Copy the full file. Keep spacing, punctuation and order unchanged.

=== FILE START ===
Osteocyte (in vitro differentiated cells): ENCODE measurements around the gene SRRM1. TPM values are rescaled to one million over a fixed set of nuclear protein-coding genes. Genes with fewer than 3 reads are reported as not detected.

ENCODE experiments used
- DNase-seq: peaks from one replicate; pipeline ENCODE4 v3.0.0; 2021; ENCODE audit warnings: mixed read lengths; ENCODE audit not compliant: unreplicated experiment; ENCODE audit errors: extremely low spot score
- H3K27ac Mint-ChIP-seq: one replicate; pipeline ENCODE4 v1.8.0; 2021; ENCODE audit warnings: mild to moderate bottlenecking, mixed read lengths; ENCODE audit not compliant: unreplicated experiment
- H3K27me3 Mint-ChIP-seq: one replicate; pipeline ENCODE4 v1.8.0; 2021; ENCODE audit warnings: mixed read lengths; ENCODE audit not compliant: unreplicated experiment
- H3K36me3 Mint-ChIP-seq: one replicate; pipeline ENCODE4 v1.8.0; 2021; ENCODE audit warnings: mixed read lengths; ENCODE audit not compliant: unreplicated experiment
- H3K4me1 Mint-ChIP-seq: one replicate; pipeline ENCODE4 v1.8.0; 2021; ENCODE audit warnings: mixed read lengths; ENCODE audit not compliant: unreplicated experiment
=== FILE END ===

Osteocyte (in vitro differentiated cells): ENCODE measurements around the gene SRRM1. TPM values are rescaled to one million over a fixed set of nuclear protein-coding genes. Genes with fewer than 3 reads are reported as not detected.

ENCODE experiments used
- DNase-seq: peaks from one replicate; pipeline ENCODE4 v3.0.0; 2021; ENCODE audit warnings: mixed read lengths; ENCODE audit not compliant: unreplicated experiment; ENCODE audit errors: extremely low spot score
- H3K27ac Mint-ChIP-seq: one replicate; pipeline ENCODE4 v1.8.0; 2021; ENCODE audit warnings: mild to moderate bottlenecking, mixed read lengths; ENCODE audit not compliant: unreplicated experiment
- H3K27me3 Mint-ChIP-seq: one replicate; pipeline ENCODE4 v1.8.0; 2021; ENCODE audit warnings: mixed read lengths; ENCODE audit not compliant: unreplicated experiment
- H3K36me3 Mint-ChIP-seq: one replicate; pipeline ENCODE4 v1.8.0; 2021; ENCODE audit warnings: mixed read lengths; ENCODE audit not compliant: unreplicated experiment
- H3K4me1 Mint-ChIP-seq: one replicate; pipeline ENCODE4 v1.8.0; 2021; ENCODE audit warnings: mixed read lengths; ENCODE audit not compliant: unreplicated experiment